tourists come now because of them, but at the NGOs who check the island.

Giorgos Tirikos-Ergas helped start Angalia, a small NGO in Lesvos, to support the

growing number of refugees.

‘I knew that things were really bad when I saw that all the big, international NGOs

were watching us,’ he explains, ‘but we [the island residents] were still responsible

for the problem.’


Kempson says the international aid agencies have offered no support: ‘The UNHCR

are terrible,’ he says. ‘They have watched people suffer and suffer and suffer and

they have turned it into advertising.’

There are many UNHCR reports on the rising number of immigrants in Lesvos, but it

does not give any physical help.

Kempson works closely with the local Facebook group ‘Help for refugees in Molyvos’

and he spent a day cleaning out toilets at the Kara Tepe refugee camp.


The toilets had not been cleaned for two months and volunteers were doing what

they could. Kempson found UNHCR representatives taking selfies in front of the

toilets. He asked if they were going to help with the cleaning, and they left.

One Syrian refugee said the camp smells like the dead bodies he saw in Syria.

But there is still no official group from UNHCR there and the Médecins Sans

Frontières (MSF) team only arrived after weeks.

Kempson is angry at these organizations. It would be easier to understand the

UNHCR if their many reports, appeals and press conferences helped Lesvos.


There are some international NGOs on the island: MSF recently offered a bus to

take old and sick refugees to Mytilene (close to the refugee centre) and Amnesty

International has released a report on the crisis which made the European Union

(EU) think again about its plans to move refugees.

All the other international NGOs are following the UNHCR and are only passive

observers.

I contacted 12 international refugee NGOs for this article, and only 8 responded:

4 said they are not responsible and 3 said that they weren’t interested in helping

Greece.

Only Oxfam agreed for me to quote them. They said ‘we understand that many

people in Greece are in difficulty, but Oxfam is not able to give the financial support

these people need. So we do not have plans to work in Greece at the moment.’ But

Oxfam Italia gives this ‘financial support’ in Italy.

More than 60% of the refugees on Lesvos come from Syria: a country in a civil war

that has forced 7.6 million people to leave, say the United Nations.

Many NGOs have worked a lot in Syria, and are doing more work in Iraq and Somalia.

But since the start of the Syrian civil war in 2011, refugees have been coming

through Turkey towards Greece. The crisis is now worse because of the problems

with Italy’s Mediterranean search and rescue programme, the Greek economy and

the Syrian war.

The NGOs have not adapted to this changing crisis. ‘The EU is responsible for the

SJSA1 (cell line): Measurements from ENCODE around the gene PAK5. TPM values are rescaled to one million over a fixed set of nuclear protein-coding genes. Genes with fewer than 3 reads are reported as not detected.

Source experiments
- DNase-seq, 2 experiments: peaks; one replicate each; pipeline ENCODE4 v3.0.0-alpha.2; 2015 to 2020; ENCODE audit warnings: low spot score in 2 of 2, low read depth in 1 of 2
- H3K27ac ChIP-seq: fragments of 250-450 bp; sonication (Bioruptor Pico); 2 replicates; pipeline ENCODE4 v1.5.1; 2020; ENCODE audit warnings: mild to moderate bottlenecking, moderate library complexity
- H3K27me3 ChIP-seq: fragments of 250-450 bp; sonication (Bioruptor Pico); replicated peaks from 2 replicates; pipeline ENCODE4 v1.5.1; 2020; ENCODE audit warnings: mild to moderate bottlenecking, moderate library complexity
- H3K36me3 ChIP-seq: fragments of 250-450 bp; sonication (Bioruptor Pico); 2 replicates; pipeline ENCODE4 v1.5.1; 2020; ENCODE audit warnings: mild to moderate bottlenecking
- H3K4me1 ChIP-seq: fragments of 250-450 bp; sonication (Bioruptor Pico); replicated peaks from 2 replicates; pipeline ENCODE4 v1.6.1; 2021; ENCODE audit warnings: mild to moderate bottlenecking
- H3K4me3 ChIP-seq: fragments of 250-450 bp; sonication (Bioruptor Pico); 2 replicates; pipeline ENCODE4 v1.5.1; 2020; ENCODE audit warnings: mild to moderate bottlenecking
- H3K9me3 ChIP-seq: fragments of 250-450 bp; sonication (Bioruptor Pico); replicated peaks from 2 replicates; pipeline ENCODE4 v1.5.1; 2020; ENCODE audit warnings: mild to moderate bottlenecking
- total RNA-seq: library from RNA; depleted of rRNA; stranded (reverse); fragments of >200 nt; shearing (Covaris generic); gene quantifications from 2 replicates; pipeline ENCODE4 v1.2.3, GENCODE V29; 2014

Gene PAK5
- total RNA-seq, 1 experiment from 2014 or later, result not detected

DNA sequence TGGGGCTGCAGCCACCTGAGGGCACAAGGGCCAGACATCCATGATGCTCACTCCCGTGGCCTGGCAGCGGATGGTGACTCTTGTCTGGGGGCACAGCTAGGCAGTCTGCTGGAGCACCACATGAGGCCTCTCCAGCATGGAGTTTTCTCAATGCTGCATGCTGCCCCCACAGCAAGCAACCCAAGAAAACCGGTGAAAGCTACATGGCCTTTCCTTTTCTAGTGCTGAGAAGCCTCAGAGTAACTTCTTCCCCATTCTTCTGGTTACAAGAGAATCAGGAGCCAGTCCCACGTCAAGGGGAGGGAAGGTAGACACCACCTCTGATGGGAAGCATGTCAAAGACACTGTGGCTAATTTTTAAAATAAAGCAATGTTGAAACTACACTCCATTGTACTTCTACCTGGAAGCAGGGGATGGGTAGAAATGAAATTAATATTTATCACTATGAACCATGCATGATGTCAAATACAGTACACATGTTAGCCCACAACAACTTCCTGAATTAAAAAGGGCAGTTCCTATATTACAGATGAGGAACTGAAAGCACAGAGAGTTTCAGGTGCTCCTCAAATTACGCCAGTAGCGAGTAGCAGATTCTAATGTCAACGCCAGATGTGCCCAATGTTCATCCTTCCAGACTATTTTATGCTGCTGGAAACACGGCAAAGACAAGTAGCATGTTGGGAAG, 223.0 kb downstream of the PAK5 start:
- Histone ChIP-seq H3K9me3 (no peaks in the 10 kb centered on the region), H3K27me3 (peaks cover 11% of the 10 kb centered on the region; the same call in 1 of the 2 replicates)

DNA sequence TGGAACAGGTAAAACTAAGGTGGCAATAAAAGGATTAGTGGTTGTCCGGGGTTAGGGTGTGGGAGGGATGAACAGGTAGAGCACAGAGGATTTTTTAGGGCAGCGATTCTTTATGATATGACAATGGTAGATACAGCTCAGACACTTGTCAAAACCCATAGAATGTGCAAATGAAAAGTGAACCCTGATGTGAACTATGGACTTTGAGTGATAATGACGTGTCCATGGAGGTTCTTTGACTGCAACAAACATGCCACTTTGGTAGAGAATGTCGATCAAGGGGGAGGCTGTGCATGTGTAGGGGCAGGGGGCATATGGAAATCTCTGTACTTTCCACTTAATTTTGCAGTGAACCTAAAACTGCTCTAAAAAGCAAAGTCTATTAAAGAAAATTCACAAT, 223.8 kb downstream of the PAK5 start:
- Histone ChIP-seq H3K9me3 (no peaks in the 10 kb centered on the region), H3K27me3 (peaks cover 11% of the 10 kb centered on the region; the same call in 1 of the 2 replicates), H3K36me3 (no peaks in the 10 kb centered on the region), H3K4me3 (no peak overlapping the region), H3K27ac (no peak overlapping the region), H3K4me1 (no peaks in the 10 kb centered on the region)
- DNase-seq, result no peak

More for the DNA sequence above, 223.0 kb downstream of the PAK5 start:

welfare of migrants who want to enter and get asylum in the EU in Greece,’ says

Oxfam. ‘The EU must help all people who need help in the Greek crisis, Greeks and

migrants who come to their borders because of war, abuse of rights and inequality.’

This is what most NGOs think. But the EU has not supported the refugees of Lesvos.

Recently, the UN told them to do more.

These organizations are separate from the governments, so why are they waiting for

governments to do something? NGOs are still happy to say that they do not need to

help because Greece is in the EU.

Greece’s geography position is not good for the citizens of Lesvos. But it is also

hiding the difficulty many NGOs have about Greece.

‘People who donate money usually want to know exactly what their money will do.

And the NGOs also talk about their work in the same way eg. “your $50 will buy

mosquito nets for a family of four”,’ writes Dinyar Godrej.

NGOs working in Greece could say exactly what help they offer, but many people

who could give money think that Greece is not a country in need. Most people think

that OK, the refugees are living in tents, with not much medical assistance, relying

on Greeks for food, but at least they’re not in Syria any more.

This is wrong. It does not include other problems eg. human trafficking, hygiene,

post-traumatic stress and various other risk factors.

For now, the people of Lesvos have no help. Because of the geographical position,

it is one of the main places for refugees crossing the Mediterranean. And because

Greece is in the EU, international NGOs can justify why they do not help.

So the people of Lesvos have to try to support thousands of refugees in the Greek

crisis. And international observers think: how bad do conditions in Lesvos need to

be before refugee aid agencies stop hiding behind the EU and start helping?

NOW READ THE ORIGINAL:

http://newint.org/features/web-exclusive/2015/07/21/greece-aid-lesvos/

(This article has been simplified so the words, text structure and quotes

may have been changed).